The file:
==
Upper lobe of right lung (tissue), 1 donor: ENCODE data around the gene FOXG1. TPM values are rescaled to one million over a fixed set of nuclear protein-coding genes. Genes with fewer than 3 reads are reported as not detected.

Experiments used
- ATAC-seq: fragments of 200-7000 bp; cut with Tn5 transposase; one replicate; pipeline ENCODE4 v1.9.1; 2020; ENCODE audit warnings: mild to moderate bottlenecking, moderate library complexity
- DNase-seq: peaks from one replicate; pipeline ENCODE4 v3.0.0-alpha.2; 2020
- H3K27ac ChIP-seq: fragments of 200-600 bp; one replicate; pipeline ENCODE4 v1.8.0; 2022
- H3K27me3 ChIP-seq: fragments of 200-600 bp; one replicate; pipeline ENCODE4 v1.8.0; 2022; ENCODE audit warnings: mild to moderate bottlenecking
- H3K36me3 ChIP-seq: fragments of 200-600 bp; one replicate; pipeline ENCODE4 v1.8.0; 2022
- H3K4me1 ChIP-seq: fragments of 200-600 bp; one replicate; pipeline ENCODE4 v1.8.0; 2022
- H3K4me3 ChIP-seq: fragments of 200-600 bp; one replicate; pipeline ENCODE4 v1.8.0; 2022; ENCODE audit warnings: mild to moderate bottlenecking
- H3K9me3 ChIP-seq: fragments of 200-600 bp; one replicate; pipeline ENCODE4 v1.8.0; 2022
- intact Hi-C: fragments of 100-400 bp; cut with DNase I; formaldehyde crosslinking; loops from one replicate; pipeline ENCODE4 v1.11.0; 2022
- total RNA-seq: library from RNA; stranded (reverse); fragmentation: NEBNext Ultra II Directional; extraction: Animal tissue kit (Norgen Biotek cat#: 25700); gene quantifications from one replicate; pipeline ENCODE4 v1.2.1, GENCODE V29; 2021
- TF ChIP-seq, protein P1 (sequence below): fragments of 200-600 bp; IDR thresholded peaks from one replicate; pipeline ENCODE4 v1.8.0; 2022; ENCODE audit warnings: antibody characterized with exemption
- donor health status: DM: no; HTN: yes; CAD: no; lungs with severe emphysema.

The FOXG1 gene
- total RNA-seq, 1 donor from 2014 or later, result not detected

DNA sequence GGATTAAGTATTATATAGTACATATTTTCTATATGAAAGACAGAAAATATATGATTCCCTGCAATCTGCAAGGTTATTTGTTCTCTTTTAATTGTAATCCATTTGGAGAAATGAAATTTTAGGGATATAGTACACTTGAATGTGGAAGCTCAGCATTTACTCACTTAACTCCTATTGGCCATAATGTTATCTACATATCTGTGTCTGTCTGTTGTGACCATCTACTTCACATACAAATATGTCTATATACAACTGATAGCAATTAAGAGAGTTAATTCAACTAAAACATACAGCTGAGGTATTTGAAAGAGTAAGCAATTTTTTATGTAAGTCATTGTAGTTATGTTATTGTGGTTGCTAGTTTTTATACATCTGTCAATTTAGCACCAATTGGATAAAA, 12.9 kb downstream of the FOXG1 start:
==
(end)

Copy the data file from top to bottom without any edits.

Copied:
Upper lobe of right lung (tissue), 1 donor: ENCODE data around the gene FOXG1. TPM values are rescaled to one million over a fixed set of nuclear protein-coding genes. Genes with fewer than 3 reads are reported as not detected.

Experiments used
- ATAC-seq: fragments of 200-7000 bp; cut with Tn5 transposase; one replicate; pipeline ENCODE4 v1.9.1; 2020; ENCODE audit warnings: mild to moderate bottlenecking, moderate library complexity
- DNase-seq: peaks from one replicate; pipeline ENCODE4 v3.0.0-alpha.2; 2020
- H3K27ac ChIP-seq: fragments of 200-600 bp; one replicate; pipeline ENCODE4 v1.8.0; 2022
- H3K27me3 ChIP-seq: fragments of 200-600 bp; one replicate; pipeline ENCODE4 v1.8.0; 2022; ENCODE audit warnings: mild to moderate bottlenecking
- H3K36me3 ChIP-seq: fragments of 200-600 bp; one replicate; pipeline ENCODE4 v1.8.0; 2022
- H3K4me1 ChIP-seq: fragments of 200-600 bp; one replicate; pipeline ENCODE4 v1.8.0; 2022
- H3K4me3 ChIP-seq: fragments of 200-600 bp; one replicate; pipeline ENCODE4 v1.8.0; 2022; ENCODE audit warnings: mild to moderate bottlenecking
- H3K9me3 ChIP-seq: fragments of 200-600 bp; one replicate; pipeline ENCODE4 v1.8.0; 2022
- intact Hi-C: fragments of 100-400 bp; cut with DNase I; formaldehyde crosslinking; loops from one replicate; pipeline ENCODE4 v1.11.0; 2022
- total RNA-seq: library from RNA; stranded (reverse); fragmentation: NEBNext Ultra II Directional; extraction: Animal tissue kit (Norgen Biotek cat#: 25700); gene quantifications from one replicate; pipeline ENCODE4 v1.2.1, GENCODE V29; 2021
- TF ChIP-seq, protein P1 (sequence below): fragments of 200-600 bp; IDR thresholded peaks from one replicate; pipeline ENCODE4 v1.8.0; 2022; ENCODE audit warnings: antibody characterized with exemption
- donor health status: DM: no; HTN: yes; CAD: no; lungs with severe emphysema.

The FOXG1 gene
- total RNA-seq, 1 donor from 2014 or later, result not detected

DNA sequence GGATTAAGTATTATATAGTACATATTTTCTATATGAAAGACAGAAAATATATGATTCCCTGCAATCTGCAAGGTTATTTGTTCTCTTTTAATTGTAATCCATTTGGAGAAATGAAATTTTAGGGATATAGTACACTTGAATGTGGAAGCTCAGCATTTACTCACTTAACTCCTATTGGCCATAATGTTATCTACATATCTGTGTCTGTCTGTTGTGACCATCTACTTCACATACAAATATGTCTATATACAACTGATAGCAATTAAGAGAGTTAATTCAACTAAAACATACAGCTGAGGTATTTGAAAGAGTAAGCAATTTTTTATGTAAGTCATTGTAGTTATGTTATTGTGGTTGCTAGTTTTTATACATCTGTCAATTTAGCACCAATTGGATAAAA, 12.9 kb downstream of the FOXG1 start: